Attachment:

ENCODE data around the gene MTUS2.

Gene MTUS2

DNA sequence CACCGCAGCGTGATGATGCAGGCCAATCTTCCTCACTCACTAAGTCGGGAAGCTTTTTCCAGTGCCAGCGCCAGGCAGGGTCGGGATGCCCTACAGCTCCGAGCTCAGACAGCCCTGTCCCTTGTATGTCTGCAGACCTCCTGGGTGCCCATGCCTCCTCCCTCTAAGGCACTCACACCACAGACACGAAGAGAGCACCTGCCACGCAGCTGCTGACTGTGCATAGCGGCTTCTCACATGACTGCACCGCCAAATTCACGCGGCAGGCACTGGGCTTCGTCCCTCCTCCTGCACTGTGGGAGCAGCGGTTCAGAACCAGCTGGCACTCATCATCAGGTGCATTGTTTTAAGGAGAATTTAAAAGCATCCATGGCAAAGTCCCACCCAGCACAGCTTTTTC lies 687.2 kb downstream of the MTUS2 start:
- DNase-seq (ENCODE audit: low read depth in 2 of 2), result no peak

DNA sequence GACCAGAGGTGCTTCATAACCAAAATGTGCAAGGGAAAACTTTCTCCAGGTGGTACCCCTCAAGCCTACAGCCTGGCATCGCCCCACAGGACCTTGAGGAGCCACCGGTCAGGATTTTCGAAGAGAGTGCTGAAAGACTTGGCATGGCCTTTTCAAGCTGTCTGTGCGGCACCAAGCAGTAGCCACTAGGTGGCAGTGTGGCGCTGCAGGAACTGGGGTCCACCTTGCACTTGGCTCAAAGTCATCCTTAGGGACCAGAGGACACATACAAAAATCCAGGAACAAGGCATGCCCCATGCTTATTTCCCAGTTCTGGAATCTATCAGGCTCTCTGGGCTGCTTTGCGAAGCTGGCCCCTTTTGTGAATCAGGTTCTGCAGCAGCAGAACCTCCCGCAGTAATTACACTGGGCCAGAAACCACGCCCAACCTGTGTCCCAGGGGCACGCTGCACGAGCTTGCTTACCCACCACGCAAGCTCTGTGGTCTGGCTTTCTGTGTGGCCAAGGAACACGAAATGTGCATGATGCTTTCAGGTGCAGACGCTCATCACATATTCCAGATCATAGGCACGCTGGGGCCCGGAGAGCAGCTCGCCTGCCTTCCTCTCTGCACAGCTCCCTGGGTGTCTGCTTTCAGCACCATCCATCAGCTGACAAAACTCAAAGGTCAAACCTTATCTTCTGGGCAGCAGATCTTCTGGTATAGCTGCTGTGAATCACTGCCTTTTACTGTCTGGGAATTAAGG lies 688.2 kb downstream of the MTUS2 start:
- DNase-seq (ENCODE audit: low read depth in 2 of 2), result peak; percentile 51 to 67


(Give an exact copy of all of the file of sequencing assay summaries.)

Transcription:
ENCODE data around the gene MTUS2.

Gene MTUS2

DNA sequence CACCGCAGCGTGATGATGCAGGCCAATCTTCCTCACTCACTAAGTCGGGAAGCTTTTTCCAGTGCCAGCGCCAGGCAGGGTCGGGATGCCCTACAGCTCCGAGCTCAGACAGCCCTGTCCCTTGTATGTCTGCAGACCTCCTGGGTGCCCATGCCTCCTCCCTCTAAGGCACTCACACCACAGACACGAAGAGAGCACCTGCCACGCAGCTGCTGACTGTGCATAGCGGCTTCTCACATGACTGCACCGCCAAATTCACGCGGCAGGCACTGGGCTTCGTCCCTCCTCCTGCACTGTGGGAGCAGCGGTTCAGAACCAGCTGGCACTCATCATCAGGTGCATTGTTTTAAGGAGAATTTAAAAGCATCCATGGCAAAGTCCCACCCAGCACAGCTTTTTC lies 687.2 kb downstream of the MTUS2 start:
- DNase-seq (ENCODE audit: low read depth in 2 of 2), result no peak

DNA sequence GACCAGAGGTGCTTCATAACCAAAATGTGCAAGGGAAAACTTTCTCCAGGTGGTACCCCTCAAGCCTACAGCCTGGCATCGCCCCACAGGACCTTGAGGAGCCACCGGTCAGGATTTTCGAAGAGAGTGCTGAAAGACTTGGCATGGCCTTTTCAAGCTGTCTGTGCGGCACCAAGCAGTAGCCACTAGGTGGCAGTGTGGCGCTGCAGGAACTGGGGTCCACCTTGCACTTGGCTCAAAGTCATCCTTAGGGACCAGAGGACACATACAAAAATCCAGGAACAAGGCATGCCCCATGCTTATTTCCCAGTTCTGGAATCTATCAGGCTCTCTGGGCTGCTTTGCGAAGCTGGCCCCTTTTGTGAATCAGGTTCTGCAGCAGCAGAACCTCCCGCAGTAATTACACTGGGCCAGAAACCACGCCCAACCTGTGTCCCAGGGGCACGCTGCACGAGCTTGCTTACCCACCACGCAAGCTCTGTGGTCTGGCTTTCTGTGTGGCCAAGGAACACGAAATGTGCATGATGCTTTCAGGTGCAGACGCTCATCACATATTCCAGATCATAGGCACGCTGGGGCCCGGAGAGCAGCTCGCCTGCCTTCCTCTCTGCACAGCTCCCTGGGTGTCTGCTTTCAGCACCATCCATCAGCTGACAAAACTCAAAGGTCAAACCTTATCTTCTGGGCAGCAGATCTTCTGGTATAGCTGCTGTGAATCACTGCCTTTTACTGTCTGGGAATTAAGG lies 688.2 kb downstream of the MTUS2 start:
- DNase-seq (ENCODE audit: low read depth in 2 of 2), result peak; percentile 51 to 67